At 7:13 a.m., crack two eggs into a bowl. Their shells shatter silently beneath my father’s New Yawk snarl.
Gimme the butter. And get the cheese, will ya.
He is dead three years. Lung cancer stole his voice, then his life.
Slap butter into the pan, set the burner to low.
My twelve-year-old son is still asleep. He never sets his alarm. I start cooking knowing I’ll abandon the stove to rush upstairs and wake him. I should wake him first, then ignite the burner. Better, I should deal with his alarm clock crap. Instead, I execute the definition of crazy—do the same thing every day expecting it to change.
Whisk the eggs and schlep upstairs.
Outside his door, I remember to use my soft voice, because apples fall close to their trees.
Would he want to be roused by anger? I didn’t.
When I was twelve, staticky cable weather forecasts shrieked through our split-level. My mother buzzed around adjusting her slip and “putting her face on.” Even as I lingered in bed, I could see the forced smile she wore to quell my father’s baffling ire. He thundered from everywhere.
Wake up, will ya! Get outta that bed!
He never made me cheese omelets. Neither did my mother. They worked full-time which meant having no time. Next door, Nana would toast me an English muffin and let me sip her Sanka. I liked Nana’s house because no one ever screamed.
“Buddy, time to get up.” I rub my son’s back. “Omelet’s cooking.”
“With yellow cheese?” His pubescent voice is a man-child grumble. He likes the cheese omelets Grandpa used to make.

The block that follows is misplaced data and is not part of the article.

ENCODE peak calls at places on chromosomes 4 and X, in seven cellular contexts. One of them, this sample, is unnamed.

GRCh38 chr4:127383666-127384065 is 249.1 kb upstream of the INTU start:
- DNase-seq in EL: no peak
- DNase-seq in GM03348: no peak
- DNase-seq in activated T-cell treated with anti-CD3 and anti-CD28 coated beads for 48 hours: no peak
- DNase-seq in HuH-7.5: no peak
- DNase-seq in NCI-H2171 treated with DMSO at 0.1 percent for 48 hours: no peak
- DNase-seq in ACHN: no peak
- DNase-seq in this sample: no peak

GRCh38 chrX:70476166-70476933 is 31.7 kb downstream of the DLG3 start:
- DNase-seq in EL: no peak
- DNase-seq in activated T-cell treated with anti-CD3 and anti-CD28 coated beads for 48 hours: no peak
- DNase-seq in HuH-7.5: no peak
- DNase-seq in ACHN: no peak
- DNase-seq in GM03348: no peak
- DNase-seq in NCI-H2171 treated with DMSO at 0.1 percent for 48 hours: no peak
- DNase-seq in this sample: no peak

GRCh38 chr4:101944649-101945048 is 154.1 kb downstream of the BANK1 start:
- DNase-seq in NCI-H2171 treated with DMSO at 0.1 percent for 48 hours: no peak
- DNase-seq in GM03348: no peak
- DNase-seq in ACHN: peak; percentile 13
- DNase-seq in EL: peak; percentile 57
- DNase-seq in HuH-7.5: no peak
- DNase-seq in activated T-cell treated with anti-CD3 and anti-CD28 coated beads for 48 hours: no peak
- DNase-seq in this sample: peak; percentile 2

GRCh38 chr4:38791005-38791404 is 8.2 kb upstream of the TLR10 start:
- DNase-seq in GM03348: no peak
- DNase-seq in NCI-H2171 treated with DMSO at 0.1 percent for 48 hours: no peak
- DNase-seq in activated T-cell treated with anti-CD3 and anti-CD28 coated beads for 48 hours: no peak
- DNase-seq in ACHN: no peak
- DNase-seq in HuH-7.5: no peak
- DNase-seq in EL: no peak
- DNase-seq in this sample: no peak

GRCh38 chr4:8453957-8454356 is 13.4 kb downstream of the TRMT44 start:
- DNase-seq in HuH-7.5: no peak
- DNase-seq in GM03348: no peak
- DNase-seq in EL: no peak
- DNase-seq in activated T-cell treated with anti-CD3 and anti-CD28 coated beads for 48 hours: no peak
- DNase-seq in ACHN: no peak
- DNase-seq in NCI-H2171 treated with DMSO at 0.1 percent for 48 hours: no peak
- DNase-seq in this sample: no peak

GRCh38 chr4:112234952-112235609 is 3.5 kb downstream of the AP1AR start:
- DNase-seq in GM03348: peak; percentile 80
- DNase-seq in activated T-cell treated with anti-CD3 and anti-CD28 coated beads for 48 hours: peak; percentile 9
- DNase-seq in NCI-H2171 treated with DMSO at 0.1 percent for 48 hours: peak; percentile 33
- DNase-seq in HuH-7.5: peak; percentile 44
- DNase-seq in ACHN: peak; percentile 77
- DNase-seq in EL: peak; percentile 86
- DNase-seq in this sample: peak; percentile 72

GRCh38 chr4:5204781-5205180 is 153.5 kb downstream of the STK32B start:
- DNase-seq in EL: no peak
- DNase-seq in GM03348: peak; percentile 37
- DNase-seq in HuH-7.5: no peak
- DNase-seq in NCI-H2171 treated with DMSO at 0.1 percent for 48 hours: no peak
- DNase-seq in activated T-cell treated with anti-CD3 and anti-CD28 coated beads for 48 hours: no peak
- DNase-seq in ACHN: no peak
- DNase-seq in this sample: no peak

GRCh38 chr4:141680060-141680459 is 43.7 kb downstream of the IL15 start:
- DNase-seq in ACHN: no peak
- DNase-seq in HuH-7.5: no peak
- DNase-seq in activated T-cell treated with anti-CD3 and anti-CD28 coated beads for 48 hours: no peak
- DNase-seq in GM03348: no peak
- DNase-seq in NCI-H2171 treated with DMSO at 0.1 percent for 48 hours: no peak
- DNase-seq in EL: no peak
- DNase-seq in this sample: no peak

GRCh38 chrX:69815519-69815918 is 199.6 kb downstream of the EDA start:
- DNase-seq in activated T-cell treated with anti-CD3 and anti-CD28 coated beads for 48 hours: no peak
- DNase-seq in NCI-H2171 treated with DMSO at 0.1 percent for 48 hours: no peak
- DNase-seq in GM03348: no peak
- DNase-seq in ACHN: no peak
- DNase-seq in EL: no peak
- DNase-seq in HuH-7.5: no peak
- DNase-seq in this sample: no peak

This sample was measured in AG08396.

Run downstairs. Pour whisked eggs into the pan. Watch them spread to a slippery yellow circle.
Gimme the cheese now. Hold on—don’t gimme all the slices at once!
When we visited my father’s house, why did I have to cook the omelets he offered to make? He’d bark orders from the stove, brows knitted, something detonating behind his blue-grey eyes. His final photos capture slumped shoulders. A palpable ache. The beneficiary of trauma. His father was a yeller, a puncher too.
Halve three pieces of thinly sliced yellow American cheese. Set them in the middle of the nearly firm circle. Fold the sides in. Flip it over to melt the cheese—the way my son likes it, the way Grandpa made it—then slide it onto a paper plate.
My son booms down the stairwell; booming things make me flinch.
Set the plate, with a fork, on the granite island.
“Thanks, ma,” he whispers.
When my father lost his voice, the wounded twelve-year-old in me thought, You can’t yell at me anymore.
Now, she misses the strangest things.
Image Credit: Flickr Creative Commons/Jennifer C.